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Commentary Education

Parker & Elliott: Alternative Construction Plan for Prince George’s Schools Is ‘Risky and Expensive’

Hyattsville Middle School is one of several schools in Prince George’s County that could be rebuilt under a proposed public-private partnership agreement. PGCPS photo.

Everyone in Prince George’s County wants the same thing — more high-quality schools built in a quick and efficient manner for our students.

Right now, there are many questions about the proposed public-private partnership — also known as alternative construction financing — to build six schools within Prince George’s in less than five years with an approximate $1.2 billion price tag.

Many of these questions remain unanswered.

Why is Prince George’s County barreling forward with a risky and expensive plan to build new public schools that is lacking in detail and mimics the Trump administration’s failed infrastructure proposals?

That’s what we’ve been asking since the county announced last year that it aimed to become the first jurisdiction in the country to use a public-private partnership to build and maintain public school buildings. After ballooning to a total estimated cost of $1.2 billion — and with the COVID-19 crisis still raging — this plan needs the utmost public scrutiny.

Unfortunately, some county and school district leaders are dismissing concerns from residents and refusing to share information that is ordinarily available to the public when negotiating a public-private partnership.

But we’re going to continue asking the questions that need to be answered so that Prince George’s parents and the broader community get the great schools they deserve.

Why are taxpayers being asked to spend more to subsidize the profits of private investors based in Canada? The county has yet to release the plan’s underlying math — called a Value for Money analysis.

This analysis is used to justify spending more for a public-private partnership and usually is public information. The cost of getting it wrong could be astronomical. For example, in 2007 the Canadian province of Alberta signed a public-private partnership to build 18 schools. Costs eventually tripled from the original estimated budget.

Why aren’t we taking advantage of historically low interest rates? Building schools using public financing is far cheaper than borrowing money from private investors — especially in this economy.

Why aren’t we using the county’s Capital Programs Department to build these schools? A public-private partnership isn’t necessarily faster than the tried-and-true, traditional way of building public infrastructure. The least we should do is perform an audit of recent capital projects to identify opportunities to reform and speed up the process.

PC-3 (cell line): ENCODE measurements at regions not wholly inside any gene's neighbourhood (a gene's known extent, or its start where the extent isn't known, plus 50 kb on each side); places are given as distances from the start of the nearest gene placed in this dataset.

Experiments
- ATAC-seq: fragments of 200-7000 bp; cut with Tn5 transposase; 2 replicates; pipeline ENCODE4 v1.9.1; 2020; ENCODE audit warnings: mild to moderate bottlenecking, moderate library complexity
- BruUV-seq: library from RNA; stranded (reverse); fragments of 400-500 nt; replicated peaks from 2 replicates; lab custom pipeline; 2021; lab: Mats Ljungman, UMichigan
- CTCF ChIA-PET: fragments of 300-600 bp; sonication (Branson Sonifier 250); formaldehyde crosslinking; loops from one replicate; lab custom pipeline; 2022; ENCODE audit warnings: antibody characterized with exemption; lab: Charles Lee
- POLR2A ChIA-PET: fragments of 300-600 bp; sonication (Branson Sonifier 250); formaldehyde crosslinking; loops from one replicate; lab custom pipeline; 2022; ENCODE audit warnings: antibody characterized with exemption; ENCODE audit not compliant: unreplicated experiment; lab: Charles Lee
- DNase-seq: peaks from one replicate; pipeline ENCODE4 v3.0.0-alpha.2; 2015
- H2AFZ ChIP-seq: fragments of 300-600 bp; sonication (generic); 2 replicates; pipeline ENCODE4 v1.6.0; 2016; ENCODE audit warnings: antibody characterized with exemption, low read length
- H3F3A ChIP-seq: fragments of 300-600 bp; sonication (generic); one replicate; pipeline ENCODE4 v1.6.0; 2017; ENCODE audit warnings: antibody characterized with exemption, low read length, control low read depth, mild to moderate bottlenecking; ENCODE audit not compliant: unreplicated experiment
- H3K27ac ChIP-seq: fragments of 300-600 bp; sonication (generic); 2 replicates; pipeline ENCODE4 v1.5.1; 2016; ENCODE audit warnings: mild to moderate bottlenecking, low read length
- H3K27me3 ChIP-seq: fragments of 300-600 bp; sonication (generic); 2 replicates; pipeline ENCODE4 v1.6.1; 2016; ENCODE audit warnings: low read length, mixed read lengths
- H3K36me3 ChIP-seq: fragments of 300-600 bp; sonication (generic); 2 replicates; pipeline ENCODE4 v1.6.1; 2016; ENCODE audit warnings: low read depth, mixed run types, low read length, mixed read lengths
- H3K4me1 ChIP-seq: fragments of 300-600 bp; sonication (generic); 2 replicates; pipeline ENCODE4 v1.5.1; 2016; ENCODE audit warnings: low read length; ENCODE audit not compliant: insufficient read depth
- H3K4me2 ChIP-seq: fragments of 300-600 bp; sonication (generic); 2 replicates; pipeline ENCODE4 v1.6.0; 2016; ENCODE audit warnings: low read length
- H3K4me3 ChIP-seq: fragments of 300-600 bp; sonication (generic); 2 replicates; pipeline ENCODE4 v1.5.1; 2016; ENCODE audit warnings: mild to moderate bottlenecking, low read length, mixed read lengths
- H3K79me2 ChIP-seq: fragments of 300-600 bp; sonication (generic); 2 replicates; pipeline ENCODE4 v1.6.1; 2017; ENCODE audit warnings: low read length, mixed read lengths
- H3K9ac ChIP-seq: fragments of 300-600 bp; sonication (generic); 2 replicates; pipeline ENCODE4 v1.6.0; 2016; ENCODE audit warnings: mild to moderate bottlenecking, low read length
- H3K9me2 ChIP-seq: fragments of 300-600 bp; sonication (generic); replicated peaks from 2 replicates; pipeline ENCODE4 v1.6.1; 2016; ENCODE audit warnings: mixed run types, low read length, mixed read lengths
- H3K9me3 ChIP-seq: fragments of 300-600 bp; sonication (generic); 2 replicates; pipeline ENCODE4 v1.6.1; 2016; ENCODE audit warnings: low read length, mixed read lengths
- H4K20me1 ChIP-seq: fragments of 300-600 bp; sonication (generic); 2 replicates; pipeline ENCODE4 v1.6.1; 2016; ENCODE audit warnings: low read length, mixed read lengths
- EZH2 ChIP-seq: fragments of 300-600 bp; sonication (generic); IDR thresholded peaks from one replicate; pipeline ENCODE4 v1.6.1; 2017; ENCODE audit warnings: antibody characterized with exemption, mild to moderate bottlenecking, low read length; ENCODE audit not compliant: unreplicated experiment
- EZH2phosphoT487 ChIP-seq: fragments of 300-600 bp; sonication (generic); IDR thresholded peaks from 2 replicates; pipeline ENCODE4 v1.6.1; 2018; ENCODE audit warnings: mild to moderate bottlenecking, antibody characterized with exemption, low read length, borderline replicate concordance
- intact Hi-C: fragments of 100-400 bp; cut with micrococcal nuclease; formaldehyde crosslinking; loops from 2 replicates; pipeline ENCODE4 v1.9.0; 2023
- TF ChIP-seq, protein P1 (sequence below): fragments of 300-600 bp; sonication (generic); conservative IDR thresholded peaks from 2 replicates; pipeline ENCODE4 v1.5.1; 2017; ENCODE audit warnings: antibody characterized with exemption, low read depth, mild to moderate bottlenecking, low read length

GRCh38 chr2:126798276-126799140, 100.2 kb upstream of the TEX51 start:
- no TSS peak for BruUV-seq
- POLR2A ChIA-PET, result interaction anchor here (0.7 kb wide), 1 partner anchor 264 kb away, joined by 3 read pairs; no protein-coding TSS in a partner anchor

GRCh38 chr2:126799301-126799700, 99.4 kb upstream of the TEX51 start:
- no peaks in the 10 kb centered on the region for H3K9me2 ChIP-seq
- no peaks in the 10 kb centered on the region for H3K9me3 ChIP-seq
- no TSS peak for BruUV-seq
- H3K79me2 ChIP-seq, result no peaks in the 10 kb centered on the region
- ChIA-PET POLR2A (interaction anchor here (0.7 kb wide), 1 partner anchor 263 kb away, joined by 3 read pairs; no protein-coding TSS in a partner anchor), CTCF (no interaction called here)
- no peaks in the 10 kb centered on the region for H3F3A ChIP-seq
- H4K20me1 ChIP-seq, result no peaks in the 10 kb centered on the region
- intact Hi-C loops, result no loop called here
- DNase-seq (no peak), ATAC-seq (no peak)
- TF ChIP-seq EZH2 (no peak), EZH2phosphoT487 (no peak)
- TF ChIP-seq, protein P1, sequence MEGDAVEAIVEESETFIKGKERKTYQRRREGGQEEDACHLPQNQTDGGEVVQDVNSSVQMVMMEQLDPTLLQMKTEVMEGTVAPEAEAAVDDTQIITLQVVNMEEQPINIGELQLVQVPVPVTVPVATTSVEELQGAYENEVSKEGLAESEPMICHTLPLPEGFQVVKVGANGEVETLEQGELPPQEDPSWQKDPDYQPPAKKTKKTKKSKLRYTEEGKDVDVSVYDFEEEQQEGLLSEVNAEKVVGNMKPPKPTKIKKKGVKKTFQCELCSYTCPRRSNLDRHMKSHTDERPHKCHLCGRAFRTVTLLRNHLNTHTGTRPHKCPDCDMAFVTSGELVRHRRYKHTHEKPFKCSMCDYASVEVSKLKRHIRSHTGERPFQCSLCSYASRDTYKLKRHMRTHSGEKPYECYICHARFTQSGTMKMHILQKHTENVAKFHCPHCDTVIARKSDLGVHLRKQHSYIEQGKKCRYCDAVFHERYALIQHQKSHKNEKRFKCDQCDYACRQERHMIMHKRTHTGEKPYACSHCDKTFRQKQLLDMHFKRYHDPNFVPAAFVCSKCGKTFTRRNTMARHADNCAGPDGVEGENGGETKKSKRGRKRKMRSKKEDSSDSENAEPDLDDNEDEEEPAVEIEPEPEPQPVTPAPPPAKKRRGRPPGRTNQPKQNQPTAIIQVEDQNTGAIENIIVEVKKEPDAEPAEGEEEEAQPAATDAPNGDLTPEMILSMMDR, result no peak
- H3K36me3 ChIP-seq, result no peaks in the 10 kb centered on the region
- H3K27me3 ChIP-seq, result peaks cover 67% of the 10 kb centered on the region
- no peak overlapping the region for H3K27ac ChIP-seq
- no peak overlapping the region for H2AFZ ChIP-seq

What about the failed Purple Line public-private partnership? We’re seeing firsthand why these deals are risky, especially in the middle of an economic crisis.

How will this deal impact the county budget? What about the district budget? All of us, the public, are going to pay for this one way or another. There’s no such thing as free money.

Will the school system, at any point, be responsible for the whole yearly tab through 30 years and subsequently take funding directly from the classroom?

How can we make sure students, parents, teachers, school staff and local communities are protected from predatory investors? In Canada, public-private partnerships have limited what teachers can do in classrooms, extracted payments from community members for using sports fields, complicated maintenance leading to poor service and more.

Why are school board members being asked to sign off on a contract without knowing the actual details? The exclusive negotiated agreement aspect of this deal, which is what board members will soon vote on, amounts to a blank check.

Maryland was recently deemed “ground zero for the [public-private partnership] industry in the United States.” The Purple Line project has fallen apart. Gov. Larry Hogan (R) is pushing a toll lane plan using a public-private partnership that could cost commuters nearly $50 to drive from Frederick to Rockville.

Prince George’s County can’t afford to make such a costly mistake, especially as we face an uncertain financial future.

We need to get this right. Our hard-working families deserve to know why they’re overpaying for something that might not even be better in the first place.

This isn’t about stopping the construction of schools for our students, this is about ensuring the construction process is done with transparency and efficiency in order to deliver great schools for our students without putting a huge financial cost and burden on the taxpayers of Prince George’s.


Parker is a Prince George’s community activist and former Maryland House of Delegates candidate. Elliott is a political science Ph.D candidate at Johns Hopkins University, chair of state affairs for the Prince George’s County Young Democrats and candidate for delegate in Maryland’s 24th Legislative District.